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Work injury accommodation best done with your input

Some federal jobs are more dangerous than others. All of them carry risks. When workplace injuries do occur, the first priority is getting necessary care and obtaining the benefits that are due under applicable workers’ compensation law. Clearing that hurdle isn’t something an injured worker should have to attempt alone. Support of an experienced attorney can help.

Presuming the benefits challenge is met, the next step, hopefully, is getting the employee back to work — even if it’s in some restricted capacity. Obviously, this requires management to make some determinations about what accommodations are feasible. But as one recent legal case shows, it’s not a decision the boss can make unilaterally. The injured worker deserves to have a say on what happens, as well.

The matter involves a Department of Natural Resources worker in Iowa who was terminated from his job. According to the record, he suffered a back injury in 2011 and took a leave of absence. He returned to work at the start of 2012 on light duty and gradually resumed most of his old tasks, though he required help from co-workers for heavier lifting.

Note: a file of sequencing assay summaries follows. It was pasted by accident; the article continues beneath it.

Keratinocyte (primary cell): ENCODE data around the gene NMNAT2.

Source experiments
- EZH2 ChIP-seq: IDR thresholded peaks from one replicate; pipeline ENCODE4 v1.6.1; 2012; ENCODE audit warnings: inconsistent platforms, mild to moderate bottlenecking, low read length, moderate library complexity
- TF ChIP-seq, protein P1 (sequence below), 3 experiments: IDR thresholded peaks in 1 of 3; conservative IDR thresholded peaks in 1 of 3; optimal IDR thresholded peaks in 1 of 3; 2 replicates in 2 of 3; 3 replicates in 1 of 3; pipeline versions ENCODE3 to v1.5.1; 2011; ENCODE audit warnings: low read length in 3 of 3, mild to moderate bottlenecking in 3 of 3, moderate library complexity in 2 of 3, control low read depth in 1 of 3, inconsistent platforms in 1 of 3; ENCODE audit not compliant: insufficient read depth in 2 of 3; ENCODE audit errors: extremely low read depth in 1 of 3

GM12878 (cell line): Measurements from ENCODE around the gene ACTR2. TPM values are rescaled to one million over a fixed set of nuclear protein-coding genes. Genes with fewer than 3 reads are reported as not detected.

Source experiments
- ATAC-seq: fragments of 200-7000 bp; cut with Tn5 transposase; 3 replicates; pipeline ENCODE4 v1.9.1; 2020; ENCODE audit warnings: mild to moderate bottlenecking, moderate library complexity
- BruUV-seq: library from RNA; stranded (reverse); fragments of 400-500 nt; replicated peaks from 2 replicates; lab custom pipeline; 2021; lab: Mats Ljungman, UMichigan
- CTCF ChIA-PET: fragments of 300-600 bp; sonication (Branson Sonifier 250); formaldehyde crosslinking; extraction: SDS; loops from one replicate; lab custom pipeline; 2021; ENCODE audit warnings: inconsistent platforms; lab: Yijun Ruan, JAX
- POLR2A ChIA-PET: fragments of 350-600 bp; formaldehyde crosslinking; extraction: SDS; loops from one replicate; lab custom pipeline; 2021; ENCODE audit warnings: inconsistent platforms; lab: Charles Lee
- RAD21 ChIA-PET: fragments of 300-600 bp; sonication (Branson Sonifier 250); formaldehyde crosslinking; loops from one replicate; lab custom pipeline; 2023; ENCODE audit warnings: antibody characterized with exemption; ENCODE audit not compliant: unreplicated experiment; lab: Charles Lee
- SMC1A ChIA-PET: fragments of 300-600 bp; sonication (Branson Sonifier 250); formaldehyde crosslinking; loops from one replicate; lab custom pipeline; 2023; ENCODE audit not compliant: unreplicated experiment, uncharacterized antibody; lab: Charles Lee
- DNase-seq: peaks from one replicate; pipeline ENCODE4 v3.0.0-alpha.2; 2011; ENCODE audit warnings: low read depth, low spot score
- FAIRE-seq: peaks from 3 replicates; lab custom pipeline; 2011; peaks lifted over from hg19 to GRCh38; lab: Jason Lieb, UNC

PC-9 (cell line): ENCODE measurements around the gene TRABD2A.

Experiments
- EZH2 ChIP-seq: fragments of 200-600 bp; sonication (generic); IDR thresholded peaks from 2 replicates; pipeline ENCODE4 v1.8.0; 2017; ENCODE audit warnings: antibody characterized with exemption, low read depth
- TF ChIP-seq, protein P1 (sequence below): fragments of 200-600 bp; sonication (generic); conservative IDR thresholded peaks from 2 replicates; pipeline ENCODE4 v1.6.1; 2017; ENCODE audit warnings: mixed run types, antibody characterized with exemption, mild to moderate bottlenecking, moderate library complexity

Nine months after his return, the DNR ordered functional capacity checks on the worker. Workers’ compensation administrators drew up a list of suggested restrictions, including a ban on squatting, and asked if the DNR could accommodate them. The agency consulted with human resources, legal and other advisers, and the worker’s supervisor, but never the worker himself. In the end, the agency said the accommodations represented an undue hardship and fired the worker.

He sued and a jury found that the DNR had discriminated against him on the basis of disability. It awarded him $900,000. The decision was also upheld on appeal. The appeals court said the law obliges employers to actively engage with the claimant when making these kinds of decisions, even if it’s inconvenient, and that the DNR failed to do that.

Though this case involves a state government worker, the elements of the case reflect issues that may apply at the federal level. It depends on the circumstances of a given case. As such, it reinforces that the protection of worker rights is served by working with an experienced attorney.

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